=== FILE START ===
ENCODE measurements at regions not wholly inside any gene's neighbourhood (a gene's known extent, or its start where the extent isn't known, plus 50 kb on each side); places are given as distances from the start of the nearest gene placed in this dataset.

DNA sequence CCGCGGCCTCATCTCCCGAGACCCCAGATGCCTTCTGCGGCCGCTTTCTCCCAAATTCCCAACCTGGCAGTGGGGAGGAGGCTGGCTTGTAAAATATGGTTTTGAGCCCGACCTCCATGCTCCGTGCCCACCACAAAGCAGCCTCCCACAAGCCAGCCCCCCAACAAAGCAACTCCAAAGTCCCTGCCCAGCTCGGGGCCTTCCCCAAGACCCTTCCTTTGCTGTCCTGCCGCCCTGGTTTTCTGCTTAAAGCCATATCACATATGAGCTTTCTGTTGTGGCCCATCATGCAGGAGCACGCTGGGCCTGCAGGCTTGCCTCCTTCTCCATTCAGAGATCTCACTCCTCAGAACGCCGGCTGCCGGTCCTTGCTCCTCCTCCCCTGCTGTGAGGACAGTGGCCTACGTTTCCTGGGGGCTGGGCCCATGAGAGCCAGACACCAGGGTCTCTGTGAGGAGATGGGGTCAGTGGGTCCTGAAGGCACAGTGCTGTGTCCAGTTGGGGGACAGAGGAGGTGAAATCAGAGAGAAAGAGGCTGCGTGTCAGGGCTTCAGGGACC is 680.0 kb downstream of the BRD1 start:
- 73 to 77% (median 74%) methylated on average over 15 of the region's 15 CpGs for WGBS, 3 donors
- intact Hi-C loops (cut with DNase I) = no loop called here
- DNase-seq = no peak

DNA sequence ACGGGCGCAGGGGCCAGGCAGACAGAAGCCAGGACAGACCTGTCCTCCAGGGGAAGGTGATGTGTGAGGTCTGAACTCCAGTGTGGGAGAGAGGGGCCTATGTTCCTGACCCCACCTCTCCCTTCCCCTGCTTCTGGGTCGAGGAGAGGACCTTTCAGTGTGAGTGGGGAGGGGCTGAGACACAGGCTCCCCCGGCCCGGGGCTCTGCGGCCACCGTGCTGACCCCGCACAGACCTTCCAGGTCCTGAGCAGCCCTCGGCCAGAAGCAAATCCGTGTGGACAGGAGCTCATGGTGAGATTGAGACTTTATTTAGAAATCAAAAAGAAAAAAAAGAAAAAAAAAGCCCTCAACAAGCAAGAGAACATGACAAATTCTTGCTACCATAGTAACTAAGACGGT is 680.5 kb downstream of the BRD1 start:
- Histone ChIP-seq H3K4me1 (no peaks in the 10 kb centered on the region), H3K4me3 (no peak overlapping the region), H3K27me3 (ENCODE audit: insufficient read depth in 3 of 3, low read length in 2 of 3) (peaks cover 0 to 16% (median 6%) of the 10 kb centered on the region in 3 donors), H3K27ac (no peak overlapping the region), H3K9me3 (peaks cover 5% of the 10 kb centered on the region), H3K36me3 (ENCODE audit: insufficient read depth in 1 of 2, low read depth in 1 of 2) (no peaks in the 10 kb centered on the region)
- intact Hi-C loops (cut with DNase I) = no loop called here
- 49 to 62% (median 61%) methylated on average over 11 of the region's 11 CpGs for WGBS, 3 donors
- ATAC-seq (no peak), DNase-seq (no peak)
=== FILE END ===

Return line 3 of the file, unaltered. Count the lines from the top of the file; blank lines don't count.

- 73 to 77% (median 74%) methylated on average over 15 of the region's 15 CpGs for WGBS, 3 donors